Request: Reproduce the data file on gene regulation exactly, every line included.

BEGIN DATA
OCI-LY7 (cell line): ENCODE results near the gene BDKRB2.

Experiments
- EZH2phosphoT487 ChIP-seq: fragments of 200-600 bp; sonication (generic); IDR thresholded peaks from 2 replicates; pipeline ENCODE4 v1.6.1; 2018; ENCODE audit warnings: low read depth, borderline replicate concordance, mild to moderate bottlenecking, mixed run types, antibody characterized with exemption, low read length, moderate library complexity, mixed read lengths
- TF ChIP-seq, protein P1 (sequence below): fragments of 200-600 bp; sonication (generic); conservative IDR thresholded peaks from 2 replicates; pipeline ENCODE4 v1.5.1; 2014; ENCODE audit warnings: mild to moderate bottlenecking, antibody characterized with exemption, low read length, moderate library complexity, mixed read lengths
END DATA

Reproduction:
OCI-LY7 (cell line): ENCODE results near the gene BDKRB2.

Experiments
- EZH2phosphoT487 ChIP-seq: fragments of 200-600 bp; sonication (generic); IDR thresholded peaks from 2 replicates; pipeline ENCODE4 v1.6.1; 2018; ENCODE audit warnings: low read depth, borderline replicate concordance, mild to moderate bottlenecking, mixed run types, antibody characterized with exemption, low read length, moderate library complexity, mixed read lengths
- TF ChIP-seq, protein P1 (sequence below): fragments of 200-600 bp; sonication (generic); conservative IDR thresholded peaks from 2 replicates; pipeline ENCODE4 v1.5.1; 2014; ENCODE audit warnings: mild to moderate bottlenecking, antibody characterized with exemption, low read length, moderate library complexity, mixed read lengths